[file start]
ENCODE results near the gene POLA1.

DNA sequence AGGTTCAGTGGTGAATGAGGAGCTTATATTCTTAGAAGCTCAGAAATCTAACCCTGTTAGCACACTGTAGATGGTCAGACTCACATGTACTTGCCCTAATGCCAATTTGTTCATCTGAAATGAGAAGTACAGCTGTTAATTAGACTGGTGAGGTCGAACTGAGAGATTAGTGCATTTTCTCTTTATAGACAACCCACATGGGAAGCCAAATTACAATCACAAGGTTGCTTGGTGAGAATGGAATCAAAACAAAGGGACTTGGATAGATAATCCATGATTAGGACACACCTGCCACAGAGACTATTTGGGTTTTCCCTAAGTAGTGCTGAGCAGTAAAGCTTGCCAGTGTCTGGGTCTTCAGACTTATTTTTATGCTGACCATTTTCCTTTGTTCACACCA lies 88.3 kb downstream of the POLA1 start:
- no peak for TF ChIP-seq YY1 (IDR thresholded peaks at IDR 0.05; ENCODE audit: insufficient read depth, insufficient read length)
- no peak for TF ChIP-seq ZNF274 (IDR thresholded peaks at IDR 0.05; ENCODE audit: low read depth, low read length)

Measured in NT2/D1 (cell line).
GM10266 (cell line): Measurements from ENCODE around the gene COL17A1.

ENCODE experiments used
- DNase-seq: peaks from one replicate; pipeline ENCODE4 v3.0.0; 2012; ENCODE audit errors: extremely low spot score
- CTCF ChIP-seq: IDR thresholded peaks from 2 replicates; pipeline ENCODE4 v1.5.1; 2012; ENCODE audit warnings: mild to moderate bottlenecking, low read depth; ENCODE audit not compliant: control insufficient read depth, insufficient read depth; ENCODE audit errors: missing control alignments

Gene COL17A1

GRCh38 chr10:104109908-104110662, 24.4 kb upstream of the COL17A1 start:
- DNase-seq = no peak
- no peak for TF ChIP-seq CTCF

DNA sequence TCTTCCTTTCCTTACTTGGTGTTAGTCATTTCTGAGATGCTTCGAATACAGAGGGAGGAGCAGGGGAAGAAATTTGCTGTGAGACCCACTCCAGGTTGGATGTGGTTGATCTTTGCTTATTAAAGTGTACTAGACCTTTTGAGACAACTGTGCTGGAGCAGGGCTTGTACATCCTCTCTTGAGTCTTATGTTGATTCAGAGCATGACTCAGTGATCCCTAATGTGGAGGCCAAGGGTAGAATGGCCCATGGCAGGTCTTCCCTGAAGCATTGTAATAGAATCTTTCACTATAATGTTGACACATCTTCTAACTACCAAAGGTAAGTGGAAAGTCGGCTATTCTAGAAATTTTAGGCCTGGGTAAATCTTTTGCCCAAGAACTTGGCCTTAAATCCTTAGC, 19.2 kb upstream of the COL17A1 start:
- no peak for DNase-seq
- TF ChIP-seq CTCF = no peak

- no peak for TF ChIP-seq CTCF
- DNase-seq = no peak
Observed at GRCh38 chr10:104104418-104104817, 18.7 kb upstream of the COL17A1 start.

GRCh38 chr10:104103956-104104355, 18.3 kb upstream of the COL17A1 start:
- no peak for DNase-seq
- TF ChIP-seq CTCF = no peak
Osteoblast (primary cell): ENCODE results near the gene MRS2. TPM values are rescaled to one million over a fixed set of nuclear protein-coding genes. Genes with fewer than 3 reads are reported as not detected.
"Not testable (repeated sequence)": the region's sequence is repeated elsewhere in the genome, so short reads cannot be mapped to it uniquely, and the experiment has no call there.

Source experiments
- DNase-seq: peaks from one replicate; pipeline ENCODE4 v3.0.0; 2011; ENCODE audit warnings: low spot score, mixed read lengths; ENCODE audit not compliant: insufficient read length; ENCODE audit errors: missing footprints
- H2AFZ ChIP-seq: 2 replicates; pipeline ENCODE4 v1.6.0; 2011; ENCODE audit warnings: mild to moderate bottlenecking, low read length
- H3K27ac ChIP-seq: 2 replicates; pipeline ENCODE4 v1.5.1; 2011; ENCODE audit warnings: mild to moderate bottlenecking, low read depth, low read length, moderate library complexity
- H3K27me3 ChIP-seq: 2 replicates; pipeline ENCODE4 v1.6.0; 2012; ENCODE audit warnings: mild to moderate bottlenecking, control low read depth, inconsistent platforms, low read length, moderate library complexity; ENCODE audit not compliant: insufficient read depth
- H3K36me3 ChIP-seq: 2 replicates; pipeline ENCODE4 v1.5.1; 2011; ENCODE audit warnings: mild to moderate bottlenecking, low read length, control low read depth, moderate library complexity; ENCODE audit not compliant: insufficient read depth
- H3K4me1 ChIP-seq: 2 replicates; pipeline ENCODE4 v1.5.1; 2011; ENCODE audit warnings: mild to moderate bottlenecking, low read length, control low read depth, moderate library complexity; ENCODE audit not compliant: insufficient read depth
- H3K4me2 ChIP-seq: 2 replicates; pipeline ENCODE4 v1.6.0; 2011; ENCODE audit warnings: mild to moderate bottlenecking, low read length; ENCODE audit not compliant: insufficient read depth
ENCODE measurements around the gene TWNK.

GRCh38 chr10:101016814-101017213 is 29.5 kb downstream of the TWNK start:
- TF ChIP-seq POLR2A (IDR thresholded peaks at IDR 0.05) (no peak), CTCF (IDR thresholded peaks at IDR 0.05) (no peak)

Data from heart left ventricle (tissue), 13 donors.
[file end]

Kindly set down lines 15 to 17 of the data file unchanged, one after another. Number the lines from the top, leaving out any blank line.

- no peak for DNase-seq
- TF ChIP-seq CTCF = no peak

- no peak for TF ChIP-seq CTCF